If you want to build a portfolio of single company stocks, diversification is vital. That said, being over-diversified could be a recipe for poor performance.
Build up a portfolio of 40 or 50 stocks and you should have no trouble sleeping at night. Why worry about a fall in the price of oil or a sector-wide drop in supermarket sales when, say, Royal Dutch Shell and Tesco only constitute a small proportion of your portfolio? With the possible exception of a general market slump, any drop in the share prices of these stocks could be greeted with a shrug of the shoulders and the knowledge that your other holdings should be able to compensate.
The trouble with running such a substantial portfolio however, is that the larger it gets, the more it will begin to track the index its constituents are a part of. Put simply, owning a large number of FTSE 100 companies will give you a similar return to that generated by the FTSE 100 index. You may as well purchase a tracker and put your feet up.
Moreover, a large portfolio means that keeping in touch with your investments could prove exceptionally time-consuming. Fail to regularly review your holdings and you run the risk of overlooking problems as they emerge.
There's also the fact that the more stocks you add to your portfolio, the greater the cost of acquiring (and eventually selling) the shares. Even if you buy and sell only once, you're still roughly £20-£25 down in commission costs, irrespective of how that specific company performs over the time that you own it. All this before stamp duty and the spread you pay when buying and selling the shares have been taken into account.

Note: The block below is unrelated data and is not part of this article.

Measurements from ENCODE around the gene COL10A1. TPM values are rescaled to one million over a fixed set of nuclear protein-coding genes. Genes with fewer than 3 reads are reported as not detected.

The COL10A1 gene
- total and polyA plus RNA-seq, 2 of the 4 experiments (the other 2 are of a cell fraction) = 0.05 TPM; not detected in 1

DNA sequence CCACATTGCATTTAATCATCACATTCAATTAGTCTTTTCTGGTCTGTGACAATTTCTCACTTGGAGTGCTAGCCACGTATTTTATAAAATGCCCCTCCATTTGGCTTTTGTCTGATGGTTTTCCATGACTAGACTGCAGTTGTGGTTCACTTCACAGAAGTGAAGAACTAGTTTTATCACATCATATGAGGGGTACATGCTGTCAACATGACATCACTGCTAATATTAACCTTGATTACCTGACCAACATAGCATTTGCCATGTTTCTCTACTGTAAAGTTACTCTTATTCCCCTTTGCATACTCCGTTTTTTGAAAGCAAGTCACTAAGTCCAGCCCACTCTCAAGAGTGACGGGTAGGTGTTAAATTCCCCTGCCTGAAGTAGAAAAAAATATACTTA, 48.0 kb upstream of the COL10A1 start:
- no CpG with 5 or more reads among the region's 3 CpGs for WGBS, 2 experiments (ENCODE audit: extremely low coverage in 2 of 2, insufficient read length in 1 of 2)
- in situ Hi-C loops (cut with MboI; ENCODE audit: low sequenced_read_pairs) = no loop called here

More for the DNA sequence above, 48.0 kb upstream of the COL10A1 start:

On the flip side, those with highly concentrated portfolios might own only a small number of companies - sometimes as few as four or five. Others might have slightly more stocks but a disproportional amount of their capital invested in their best ideas.
The possible consequences of this approach aren't hard to fathom. Pick the right stocks in the right industries at the right time and -- thanks to the high level of concentration -- you could well be on you way to early retirement. Of course, pick the wrong companies and you could be sitting on substantial paper losses if just one of your stock picks fails to perform, particularly if it's a speculative, illiquid small-cap company.
Thanks to investors having different financial goals, investing horizons, required returns and tolerance to risk, it would be absurd to suggest that there should be a standard size of portfolio that all should be working towards. In my opinion however, anything more than 15-20 stocks and you run the risk of being too diversified. Anything less and the stock-specific risk may be too great to justify the possibility of substantial returns.
This view isn't dissimilar to that postulated by legendary investor, Warren Buffet, who suggested that investors adopt a "punch card" system when selecting companies for their portfolios. In Buffet's opinion, investors would make better decisions - and probably emerge with greater wealth - if they were restricted on the number of companies they could buy shares in over their investment careers. Follow this approach and you may just make a million over the long term.
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Paul Summers has no position in any shares mentioned. The Motley Fool UK has recommended Royal Dutch Shell B. We Fools don't all hold the same opinions, but we all believe that considering a diverse range of insights makes us better investors.